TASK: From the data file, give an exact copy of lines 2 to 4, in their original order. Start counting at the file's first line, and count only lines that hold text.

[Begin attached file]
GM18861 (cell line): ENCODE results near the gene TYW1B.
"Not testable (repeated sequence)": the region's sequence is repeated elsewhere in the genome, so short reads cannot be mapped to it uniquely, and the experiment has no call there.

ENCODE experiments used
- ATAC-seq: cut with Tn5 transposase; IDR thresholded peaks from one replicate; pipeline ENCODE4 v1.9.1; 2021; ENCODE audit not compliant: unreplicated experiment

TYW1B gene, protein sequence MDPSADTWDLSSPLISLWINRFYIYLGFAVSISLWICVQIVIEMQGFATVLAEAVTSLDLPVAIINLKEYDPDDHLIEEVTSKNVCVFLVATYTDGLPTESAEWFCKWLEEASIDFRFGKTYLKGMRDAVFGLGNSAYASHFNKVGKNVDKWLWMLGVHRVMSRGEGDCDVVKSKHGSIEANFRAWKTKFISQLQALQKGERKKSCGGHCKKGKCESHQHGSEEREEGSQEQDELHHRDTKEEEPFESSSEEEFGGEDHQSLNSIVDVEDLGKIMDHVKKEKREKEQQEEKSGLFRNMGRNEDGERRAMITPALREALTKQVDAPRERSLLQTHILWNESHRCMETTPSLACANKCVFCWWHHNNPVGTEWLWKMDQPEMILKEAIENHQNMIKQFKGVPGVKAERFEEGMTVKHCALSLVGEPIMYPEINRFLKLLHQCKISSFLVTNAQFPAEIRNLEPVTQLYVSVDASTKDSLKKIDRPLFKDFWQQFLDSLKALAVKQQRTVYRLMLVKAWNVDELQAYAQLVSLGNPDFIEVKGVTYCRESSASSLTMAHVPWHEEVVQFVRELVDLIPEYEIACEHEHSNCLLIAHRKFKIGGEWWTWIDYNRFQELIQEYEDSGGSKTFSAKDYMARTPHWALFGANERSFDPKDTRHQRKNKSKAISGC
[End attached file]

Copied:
"Not testable (repeated sequence)": the region's sequence is repeated elsewhere in the genome, so short reads cannot be mapped to it uniquely, and the experiment has no call there.

ENCODE experiments used
- ATAC-seq: cut with Tn5 transposase; IDR thresholded peaks from one replicate; pipeline ENCODE4 v1.9.1; 2021; ENCODE audit not compliant: unreplicated experiment